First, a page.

As you may have heard, the (second) hurricane off the Pacific coast earlier this week hit parts of Baja pretty badly. While we aren’t getting any direct effects of that (but thanks for the few emails we have received asking), we are picking up some of the swell from it mixing in with some local swell for confused seas. The bigger issue is that we have just had some very strong offshore winds the last few days. We were really wanting to work offshore this last week of SOCAL-14 phase II but we have gotten progressively knocked backwards and are sitting in a port on the mainland tonight. Even in here at midnight I can hear the wind howling through the harbor and there is a small craft advisory in effect even close to shore. So, it’s been a little rough finding reasonable conditions in which to tag cetaceans. We did manage to tag and follow a fin whale yesterday (see photo below – taken under NMFS permit #14534, credit A. Friedlaender) and run a full experimental sequence as well as prey imaging measurements.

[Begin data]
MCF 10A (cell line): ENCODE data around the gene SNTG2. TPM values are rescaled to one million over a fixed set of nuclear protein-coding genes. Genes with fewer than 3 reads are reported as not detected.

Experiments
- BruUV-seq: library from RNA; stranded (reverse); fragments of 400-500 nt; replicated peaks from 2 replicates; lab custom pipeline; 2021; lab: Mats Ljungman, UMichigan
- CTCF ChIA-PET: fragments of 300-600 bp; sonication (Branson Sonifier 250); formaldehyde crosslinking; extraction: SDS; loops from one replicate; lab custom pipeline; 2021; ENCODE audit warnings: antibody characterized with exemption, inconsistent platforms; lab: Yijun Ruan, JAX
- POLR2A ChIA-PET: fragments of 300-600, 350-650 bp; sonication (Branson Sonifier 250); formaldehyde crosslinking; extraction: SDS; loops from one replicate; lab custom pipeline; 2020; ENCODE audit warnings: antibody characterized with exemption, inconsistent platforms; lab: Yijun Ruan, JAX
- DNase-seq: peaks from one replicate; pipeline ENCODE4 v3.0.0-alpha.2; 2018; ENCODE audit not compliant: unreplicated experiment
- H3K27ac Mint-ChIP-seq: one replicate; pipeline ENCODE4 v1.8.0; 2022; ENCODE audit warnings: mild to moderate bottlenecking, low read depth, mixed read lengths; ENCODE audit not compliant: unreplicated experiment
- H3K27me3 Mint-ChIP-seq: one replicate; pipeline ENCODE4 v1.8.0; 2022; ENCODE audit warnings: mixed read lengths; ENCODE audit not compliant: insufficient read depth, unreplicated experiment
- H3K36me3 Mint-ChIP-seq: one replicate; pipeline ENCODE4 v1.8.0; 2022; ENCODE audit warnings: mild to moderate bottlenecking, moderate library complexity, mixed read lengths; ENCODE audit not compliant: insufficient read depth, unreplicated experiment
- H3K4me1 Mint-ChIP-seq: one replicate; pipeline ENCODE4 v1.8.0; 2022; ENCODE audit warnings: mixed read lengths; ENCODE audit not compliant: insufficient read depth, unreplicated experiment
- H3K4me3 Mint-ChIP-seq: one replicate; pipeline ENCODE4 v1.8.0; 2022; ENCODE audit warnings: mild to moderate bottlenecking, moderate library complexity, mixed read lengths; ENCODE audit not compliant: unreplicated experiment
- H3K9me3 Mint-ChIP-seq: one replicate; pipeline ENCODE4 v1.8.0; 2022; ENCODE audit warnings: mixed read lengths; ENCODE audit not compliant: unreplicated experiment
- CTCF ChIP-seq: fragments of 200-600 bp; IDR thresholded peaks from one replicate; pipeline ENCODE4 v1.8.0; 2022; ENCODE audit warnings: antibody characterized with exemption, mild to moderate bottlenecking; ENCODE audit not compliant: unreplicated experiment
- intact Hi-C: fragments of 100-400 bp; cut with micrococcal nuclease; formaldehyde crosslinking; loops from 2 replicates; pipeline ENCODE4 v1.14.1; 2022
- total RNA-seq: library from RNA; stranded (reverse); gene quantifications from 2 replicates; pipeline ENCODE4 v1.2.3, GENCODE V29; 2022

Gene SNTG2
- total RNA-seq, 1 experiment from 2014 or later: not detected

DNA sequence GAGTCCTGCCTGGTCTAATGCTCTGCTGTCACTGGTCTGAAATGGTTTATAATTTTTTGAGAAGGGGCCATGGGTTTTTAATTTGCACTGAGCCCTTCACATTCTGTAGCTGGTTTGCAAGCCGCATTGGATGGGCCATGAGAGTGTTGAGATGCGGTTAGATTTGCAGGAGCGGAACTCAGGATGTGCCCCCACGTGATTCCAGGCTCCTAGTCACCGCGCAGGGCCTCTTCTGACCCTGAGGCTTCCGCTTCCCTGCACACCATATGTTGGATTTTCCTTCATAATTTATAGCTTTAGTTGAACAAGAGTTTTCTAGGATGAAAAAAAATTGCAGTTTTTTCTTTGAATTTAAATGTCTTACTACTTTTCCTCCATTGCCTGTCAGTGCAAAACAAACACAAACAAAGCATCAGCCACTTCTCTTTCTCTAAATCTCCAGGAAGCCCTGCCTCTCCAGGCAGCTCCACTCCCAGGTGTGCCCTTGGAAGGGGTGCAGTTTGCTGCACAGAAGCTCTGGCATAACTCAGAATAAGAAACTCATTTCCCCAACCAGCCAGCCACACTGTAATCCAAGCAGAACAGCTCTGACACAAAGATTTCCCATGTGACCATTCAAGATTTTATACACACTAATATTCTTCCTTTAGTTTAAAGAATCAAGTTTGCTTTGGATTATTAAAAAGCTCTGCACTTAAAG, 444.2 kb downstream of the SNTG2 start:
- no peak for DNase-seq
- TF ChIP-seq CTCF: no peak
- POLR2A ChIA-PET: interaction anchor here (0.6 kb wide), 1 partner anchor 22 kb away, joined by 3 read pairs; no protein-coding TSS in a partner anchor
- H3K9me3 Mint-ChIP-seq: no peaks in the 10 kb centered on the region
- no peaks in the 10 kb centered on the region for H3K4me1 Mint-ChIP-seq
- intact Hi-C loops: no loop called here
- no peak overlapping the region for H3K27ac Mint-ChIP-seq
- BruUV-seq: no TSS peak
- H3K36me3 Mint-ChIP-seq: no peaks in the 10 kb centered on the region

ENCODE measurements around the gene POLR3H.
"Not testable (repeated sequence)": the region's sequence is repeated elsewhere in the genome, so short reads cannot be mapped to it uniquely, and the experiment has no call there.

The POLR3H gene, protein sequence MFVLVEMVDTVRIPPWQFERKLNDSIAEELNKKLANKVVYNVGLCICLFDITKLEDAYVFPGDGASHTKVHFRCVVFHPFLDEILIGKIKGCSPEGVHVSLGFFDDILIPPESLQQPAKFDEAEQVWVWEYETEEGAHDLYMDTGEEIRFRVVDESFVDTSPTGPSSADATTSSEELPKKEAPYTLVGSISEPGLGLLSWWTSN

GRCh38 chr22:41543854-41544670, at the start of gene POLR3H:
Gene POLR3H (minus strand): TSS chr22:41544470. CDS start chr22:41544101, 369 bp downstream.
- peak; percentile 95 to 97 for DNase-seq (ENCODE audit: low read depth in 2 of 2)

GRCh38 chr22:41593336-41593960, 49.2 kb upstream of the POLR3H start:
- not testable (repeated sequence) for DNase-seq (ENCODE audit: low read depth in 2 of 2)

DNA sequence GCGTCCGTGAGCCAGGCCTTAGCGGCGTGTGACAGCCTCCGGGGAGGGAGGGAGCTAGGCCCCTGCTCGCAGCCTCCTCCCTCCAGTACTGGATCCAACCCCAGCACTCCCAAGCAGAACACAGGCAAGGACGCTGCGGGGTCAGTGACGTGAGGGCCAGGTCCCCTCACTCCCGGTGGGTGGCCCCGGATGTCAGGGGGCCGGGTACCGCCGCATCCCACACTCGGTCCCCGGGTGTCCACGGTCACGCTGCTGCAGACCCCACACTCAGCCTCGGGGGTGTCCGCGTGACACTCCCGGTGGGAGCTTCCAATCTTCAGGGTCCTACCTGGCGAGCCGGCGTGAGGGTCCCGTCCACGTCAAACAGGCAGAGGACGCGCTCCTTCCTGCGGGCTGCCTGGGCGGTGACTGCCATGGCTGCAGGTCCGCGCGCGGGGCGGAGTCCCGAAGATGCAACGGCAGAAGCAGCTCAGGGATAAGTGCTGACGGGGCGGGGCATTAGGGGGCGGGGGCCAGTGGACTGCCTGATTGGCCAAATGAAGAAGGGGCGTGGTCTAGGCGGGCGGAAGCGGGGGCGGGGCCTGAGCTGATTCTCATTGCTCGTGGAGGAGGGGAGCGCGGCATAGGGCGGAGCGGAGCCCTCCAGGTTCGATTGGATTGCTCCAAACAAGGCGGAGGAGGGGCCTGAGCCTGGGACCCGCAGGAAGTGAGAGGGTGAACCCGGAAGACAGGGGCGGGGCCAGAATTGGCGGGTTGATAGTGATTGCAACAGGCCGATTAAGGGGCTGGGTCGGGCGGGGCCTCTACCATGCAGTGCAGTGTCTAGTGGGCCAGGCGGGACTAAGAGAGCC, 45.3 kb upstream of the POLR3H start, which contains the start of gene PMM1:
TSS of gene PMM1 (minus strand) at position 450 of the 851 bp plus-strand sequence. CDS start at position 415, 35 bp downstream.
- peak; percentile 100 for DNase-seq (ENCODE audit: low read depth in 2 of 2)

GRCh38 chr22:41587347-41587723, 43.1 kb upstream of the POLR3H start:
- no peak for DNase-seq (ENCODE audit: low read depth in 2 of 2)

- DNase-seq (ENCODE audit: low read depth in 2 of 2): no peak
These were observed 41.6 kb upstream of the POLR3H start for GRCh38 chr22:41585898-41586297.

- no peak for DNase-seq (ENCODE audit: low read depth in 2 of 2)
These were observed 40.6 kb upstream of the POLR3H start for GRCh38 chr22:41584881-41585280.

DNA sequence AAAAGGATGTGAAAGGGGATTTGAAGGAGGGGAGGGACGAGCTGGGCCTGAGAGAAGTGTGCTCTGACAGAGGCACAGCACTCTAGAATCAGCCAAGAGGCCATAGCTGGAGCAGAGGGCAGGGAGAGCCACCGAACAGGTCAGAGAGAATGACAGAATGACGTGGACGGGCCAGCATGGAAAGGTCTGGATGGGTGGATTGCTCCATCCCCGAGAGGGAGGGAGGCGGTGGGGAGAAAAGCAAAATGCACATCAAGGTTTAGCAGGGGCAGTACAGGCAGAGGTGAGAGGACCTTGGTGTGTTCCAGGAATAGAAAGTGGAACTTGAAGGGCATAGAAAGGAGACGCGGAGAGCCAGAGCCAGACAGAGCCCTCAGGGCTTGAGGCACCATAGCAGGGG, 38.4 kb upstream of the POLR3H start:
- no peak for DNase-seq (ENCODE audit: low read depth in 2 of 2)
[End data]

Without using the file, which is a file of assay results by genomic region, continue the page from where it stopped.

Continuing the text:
Today we had a very interesting interaction with an unidentified cetacean swimming at quite high speed. Below is a photo of what most of the interaction looked like as the animal was throwing water strongly swimming at over 15 knots. We are still sorting through all the video and photos taken and piecing it together with the observations of our visual team and the tagging boat. From all accounts though, this was likely not one of the more common species we have seen and tagged out here. The current best guess is actually a Longman’s beaked whale (Indopacetus pacificus), but we are still trying to get some more insight into that. We will provide some better pictures and description of this as possible – most of what we saw looked like the below picture in the one interaction we had trying to deploy a tag (on pole in the foreground).

We have two more field days out here and will provide a final update and summary of this segment of our field work by the end of the week. Thanks for the interest and the comments and encouragement received. Again, we really are fine out here with the storm.